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Kiwi Plants for Sale - Buying & Growing Guide

Do You Know Your Growing Zone? i Growing zones help determine if a particular plant is likely to grow well in a location. It identifies the average annual minimum winter temperatures across the U.S. provided as a map by the USDA.
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Kiwi Plants – Buying & Growing Guide

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by Mary Van Keuren | Gardener (30+ Years Experience) – last update on January 19, 2022

Kiwi plants offer a delicious fruit that tastes of summer and warm tropical breezes. The two types of vines — kiwi and hardy kiwi — aren’t difficult to grow, making them a good choice for beginning gardeners. Shop our kiwis to find the right one for you.

How to Plant Kiwi Plants

Kiwi plants are vines and do best when they have a firm structure to support them as they grow. A secure wooden trellis is ideal, or any support that won’t topple over when the heavy vine grabs hold. They may grow as long as 15 to 20 feet, but can be twined back on themselves to fill your trellis.

Kiwis are dioecious, which means the plants are either male or female, so you’ll need at least two in order to produce fruit. The type of kiwi plant you grow will be determined partly by the zone you’re growing in. The more familiar type of kiwi, which produces egg-sized, fuzzy brown fruits, can be grown in frost-free areas in zones 8 to 9. Hardy kiwis, or kiwiberries, will grow in zones 4 to 7.

How to Grow Kiwi Plants

  • When. Plant kiwis in the spring after all danger of frost is past.
  • Where. Kiwis like a well-drained and sunny spot, with six or more hours of direct light a day, preferably not in a windy area. Place them at the foot of a sturdy support trellis they can spiral up.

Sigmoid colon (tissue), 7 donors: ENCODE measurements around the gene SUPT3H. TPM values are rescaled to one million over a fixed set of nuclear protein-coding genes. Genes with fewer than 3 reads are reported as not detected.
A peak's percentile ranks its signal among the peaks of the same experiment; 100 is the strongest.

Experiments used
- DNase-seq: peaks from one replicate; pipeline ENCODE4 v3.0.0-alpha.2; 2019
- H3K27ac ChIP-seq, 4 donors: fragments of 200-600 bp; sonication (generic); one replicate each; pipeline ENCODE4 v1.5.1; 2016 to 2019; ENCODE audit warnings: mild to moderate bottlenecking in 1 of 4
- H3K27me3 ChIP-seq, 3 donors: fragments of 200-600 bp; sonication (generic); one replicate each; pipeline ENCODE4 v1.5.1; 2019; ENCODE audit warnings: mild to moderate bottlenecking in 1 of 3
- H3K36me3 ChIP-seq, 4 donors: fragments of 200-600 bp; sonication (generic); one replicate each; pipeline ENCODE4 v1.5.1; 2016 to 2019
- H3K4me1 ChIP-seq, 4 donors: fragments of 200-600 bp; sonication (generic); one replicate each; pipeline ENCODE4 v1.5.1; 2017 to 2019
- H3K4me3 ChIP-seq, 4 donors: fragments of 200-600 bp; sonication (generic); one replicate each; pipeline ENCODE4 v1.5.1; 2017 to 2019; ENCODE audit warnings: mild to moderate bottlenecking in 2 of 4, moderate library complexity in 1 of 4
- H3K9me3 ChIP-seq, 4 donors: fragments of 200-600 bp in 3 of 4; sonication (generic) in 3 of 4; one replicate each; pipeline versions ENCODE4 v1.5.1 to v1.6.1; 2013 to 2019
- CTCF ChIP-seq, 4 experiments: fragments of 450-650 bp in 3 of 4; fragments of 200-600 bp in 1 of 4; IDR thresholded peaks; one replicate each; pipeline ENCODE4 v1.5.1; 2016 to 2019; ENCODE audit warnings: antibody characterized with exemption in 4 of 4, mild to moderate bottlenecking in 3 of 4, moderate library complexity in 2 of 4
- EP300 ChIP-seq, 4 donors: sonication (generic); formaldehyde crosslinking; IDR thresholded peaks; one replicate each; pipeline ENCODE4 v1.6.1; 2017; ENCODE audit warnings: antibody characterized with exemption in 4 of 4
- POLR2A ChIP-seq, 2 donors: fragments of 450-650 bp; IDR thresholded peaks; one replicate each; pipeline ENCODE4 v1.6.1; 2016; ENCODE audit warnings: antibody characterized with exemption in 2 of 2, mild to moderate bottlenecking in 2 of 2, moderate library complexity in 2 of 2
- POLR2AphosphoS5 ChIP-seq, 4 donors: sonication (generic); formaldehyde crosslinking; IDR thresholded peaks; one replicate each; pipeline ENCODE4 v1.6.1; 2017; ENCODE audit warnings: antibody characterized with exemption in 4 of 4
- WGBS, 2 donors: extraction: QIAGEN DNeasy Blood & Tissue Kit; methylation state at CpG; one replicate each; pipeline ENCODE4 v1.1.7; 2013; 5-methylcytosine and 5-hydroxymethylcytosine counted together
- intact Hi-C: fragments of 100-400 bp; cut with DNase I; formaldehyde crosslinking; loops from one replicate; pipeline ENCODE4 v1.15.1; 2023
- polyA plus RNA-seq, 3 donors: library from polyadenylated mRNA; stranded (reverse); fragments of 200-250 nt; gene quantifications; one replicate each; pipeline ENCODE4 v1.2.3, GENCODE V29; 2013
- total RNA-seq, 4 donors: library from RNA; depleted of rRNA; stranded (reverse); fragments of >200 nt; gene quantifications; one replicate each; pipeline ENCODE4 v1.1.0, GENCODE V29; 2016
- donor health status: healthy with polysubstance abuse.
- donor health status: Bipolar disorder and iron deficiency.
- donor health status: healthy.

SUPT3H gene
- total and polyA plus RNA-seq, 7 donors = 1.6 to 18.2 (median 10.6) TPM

• How. Dig a hole that’s twice as wide and just as deep as your kiwi’s roots. Tease out encircling roots and place the root ball in the hole. Fill in with soil that’s been enriched with compost or well-rotted manure, tamping down as you go, and water deeply when finished.

How to Care for Kiwi Plants

  • Watering and nutrients. After its first year, water once a week if you don’t get rain, and more often if you’re experiencing drought conditions. Fertilize lightly with a balanced, slow-release product after the first year, in the spring.
  • Pruning. In the first year, allow a single, strong vine to grow up the trellis, cutting out secondary vines as they appear. In subsequent years, prune out any dead, damaged, or diseased branches whenever you see them, while allowing lateral branches to grow along the trellis as you have room for them.
  • Pollination. Kiwis have male and female plants and are pollinated through the action of insects such as bees. Female plants produce no nectar, so commercial growers often aid insects by hand-pollinating the flowers.
  • Harvesting. Kiwi fruits are generally ready for picking in fall, between September and November. It’s difficult to determine when the kiwi is ready for picking, but the fruit continues to ripen after it’s picked, so harvesting an unripened one is not a problem.